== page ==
At the beginning of his Gospel John taught that “no one has ever seen God, but the one and only Son, who is himself God and is in closest relationship with the Father, has made him known” (Jn 1:18). He is claiming that, outside of Christ, no one has ever truly known God.
In the preceding verse John contrasted the “grace and truth” that “came through Jesus Christ with “the law” that “was given through Moses” (Jn. 1:17). Taken together, these two verses suggest that people didn’t really know the truth about God through the law. The truth about God was disclosed only when God’s grace was revealed through the one and only Son, who is himself God.
Jesus is consistently presented as the only one who truly knows the Father and the only one through whom people can come to know the Father (Jn 17:3). Jesus is “the way and the truth and the life,” and “no one comes to the Father except through [him]” (Jn 14:6). The definite article before “way,” “truth” and “life” precludes any other ways to God, any other truths about God, and any other means of receiving life from God.
In this same passage Jesus immediately goes on to say, “If you really know me, you will know my Father was well. From now on, you do know him and have seen him” (Jn 14:7). Jesus was of course referring to himself as the personal revelation of the Father. His disciple Philip missed the point, however, for he went on to ask Jesus to “show us the Father” (14:8), to which Jesus makes the astonishing reply: “Don’t you know me, Philip…? Anyone who has seen me has seen the Father. How can you say, ‘Show us the Father’” (14:9)? Jesus was emphasizing the point that, if we want to know who the Father truly is—if we want to “see” him—we must not look to anyone other Jesus.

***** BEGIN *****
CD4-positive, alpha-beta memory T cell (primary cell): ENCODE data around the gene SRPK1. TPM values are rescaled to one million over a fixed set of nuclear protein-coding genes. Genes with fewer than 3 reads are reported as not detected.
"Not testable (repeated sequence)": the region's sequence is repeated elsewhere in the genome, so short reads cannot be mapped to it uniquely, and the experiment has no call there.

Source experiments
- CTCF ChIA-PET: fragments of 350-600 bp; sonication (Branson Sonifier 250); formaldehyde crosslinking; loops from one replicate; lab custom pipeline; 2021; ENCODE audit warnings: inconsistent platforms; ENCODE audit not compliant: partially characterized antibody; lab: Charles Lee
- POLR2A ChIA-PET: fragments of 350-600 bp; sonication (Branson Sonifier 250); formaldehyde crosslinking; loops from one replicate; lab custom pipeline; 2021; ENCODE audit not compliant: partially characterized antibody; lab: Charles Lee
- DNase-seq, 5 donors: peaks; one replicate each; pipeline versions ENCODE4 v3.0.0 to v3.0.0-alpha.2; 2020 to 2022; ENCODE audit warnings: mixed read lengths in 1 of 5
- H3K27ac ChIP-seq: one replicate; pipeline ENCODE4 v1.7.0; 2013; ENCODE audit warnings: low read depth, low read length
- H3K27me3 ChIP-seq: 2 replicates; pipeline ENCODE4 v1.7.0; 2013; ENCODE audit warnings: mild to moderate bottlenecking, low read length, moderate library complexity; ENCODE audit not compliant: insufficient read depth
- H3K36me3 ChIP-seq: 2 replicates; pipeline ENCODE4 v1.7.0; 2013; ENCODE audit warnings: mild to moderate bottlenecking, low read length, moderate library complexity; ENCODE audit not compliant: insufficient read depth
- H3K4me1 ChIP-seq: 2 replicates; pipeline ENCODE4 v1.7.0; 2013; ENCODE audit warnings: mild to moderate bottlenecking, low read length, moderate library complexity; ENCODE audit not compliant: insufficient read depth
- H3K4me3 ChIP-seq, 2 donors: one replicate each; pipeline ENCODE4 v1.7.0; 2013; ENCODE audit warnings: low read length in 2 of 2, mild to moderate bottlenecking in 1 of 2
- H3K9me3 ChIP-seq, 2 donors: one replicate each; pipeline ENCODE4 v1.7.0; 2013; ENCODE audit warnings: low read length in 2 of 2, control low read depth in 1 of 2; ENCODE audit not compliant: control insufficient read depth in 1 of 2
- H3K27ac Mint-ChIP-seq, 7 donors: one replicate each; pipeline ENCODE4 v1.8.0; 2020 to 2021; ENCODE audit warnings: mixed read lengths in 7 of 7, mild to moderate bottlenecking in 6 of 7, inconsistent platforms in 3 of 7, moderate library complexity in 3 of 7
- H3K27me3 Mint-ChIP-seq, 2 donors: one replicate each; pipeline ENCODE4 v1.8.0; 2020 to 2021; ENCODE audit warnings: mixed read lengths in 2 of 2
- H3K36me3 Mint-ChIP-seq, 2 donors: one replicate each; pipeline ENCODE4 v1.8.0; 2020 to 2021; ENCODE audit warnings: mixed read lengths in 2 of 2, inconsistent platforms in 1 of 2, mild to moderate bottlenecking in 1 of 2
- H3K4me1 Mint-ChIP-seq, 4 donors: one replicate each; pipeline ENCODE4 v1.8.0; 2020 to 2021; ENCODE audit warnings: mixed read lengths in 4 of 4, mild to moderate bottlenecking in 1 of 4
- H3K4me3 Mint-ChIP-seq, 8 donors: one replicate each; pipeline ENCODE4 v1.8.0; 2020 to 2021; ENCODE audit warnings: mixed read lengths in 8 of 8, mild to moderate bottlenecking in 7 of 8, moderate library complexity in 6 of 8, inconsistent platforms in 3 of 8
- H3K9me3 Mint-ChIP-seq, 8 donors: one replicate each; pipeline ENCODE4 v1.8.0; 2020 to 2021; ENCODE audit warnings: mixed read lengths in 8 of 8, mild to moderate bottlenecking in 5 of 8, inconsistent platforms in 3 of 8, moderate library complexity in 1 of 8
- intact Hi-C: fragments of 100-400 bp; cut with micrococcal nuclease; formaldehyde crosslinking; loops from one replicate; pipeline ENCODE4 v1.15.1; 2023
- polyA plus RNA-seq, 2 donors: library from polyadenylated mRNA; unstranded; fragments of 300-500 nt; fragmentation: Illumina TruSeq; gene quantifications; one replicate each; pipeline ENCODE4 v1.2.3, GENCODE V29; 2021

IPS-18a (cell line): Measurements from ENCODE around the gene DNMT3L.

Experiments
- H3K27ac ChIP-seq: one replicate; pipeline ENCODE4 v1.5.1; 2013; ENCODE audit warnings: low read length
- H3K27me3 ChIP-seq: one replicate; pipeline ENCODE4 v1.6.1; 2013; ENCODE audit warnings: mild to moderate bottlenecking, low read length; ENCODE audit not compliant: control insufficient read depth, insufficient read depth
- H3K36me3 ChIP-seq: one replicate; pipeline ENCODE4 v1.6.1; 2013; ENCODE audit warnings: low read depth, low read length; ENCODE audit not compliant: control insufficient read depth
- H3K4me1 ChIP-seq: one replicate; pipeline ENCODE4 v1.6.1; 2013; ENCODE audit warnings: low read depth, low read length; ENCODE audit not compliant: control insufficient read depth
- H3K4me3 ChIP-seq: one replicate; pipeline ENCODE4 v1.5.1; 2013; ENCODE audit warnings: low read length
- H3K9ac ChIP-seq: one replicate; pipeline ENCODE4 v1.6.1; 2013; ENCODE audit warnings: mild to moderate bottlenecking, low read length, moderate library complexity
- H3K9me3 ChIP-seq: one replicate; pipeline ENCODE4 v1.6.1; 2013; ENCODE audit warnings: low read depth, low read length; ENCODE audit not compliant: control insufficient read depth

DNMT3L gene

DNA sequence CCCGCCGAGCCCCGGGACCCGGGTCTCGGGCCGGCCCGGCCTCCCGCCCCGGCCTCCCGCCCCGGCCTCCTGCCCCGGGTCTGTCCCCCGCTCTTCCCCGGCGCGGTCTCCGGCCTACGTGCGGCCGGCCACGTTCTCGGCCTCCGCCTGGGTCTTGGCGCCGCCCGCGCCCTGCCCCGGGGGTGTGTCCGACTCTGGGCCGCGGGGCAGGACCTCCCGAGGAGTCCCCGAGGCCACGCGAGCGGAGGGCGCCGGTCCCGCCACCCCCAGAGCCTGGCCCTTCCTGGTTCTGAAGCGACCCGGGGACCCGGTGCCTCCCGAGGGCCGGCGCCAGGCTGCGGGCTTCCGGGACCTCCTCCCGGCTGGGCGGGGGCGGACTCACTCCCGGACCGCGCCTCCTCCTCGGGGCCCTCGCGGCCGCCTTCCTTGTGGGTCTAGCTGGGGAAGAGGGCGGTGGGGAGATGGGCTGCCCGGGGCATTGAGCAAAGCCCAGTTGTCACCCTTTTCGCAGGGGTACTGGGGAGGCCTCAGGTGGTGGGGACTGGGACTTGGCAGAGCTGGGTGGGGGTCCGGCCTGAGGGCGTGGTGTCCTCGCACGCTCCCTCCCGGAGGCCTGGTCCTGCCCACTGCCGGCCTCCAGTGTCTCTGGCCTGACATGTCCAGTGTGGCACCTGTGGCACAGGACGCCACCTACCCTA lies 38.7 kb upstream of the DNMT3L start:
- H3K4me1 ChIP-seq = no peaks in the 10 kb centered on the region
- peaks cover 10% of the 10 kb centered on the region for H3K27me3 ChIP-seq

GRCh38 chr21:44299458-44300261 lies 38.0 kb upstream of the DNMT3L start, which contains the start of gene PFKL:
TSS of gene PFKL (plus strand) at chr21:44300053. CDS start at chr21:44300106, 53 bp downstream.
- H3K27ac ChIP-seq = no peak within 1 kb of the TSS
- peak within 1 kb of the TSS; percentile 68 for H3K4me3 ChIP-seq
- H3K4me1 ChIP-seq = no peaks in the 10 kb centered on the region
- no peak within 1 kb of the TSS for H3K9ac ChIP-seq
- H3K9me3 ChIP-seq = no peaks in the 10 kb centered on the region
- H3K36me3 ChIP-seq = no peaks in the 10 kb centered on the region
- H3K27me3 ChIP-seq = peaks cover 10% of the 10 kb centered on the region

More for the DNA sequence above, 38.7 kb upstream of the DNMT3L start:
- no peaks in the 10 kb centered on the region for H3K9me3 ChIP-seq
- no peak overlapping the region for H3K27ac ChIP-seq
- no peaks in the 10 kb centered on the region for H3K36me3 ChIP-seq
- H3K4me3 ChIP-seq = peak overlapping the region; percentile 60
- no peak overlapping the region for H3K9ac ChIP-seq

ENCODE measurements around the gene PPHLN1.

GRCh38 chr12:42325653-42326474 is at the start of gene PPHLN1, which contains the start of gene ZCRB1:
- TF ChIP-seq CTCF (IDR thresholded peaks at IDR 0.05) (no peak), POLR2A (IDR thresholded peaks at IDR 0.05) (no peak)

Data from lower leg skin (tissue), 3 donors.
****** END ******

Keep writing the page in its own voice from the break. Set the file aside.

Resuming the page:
So close is the connection between the Father and the Son in the theology of John that anyone who knows the Son thereby knows the Father, while anyone who denies the Son thereby denies the Father as well (I Jn. 2:22-23). We cannot theoretically separate knowledge of the Father from our knowledge of the Son. So too, whoever honors the Son thereby honors the Father while whoever does not honor the Son does not honor the Father (Jn 5:23).
This intensely Christocentric focus is summed up in John’s teaching that Jesus is the eternal Word of God (Jn. 1:1). There has been much scholarly debate about what exactly the Greek term for “Word” (logos) entails, however, it at least entails that Jesus is God’s self-communication. The definite article is once again all-important. It is not that there are many “words” of God: there is one, and it is Jesus. As Poythress notes, John’s identification of Jesus as “the Word” implies that “all particular divine words, from the words of creation onward, are manifestations of the one eternal Word.” If any words reveal God, therefore, it is only to the extent that they participate in and agree with God’s one and only Word, Jesus.
Similarly, John repeatedly describes Jesus as God’s light in the world (John 8:12). It’s not that there are many “lights” of God in the world: there is one, and it is Jesus. If anyone’s words shed light on who God truly is, therefore, it’s only to the extent that they participate in and agree with God’s one and only light, Jesus.
 Poythress, God Centered, 58.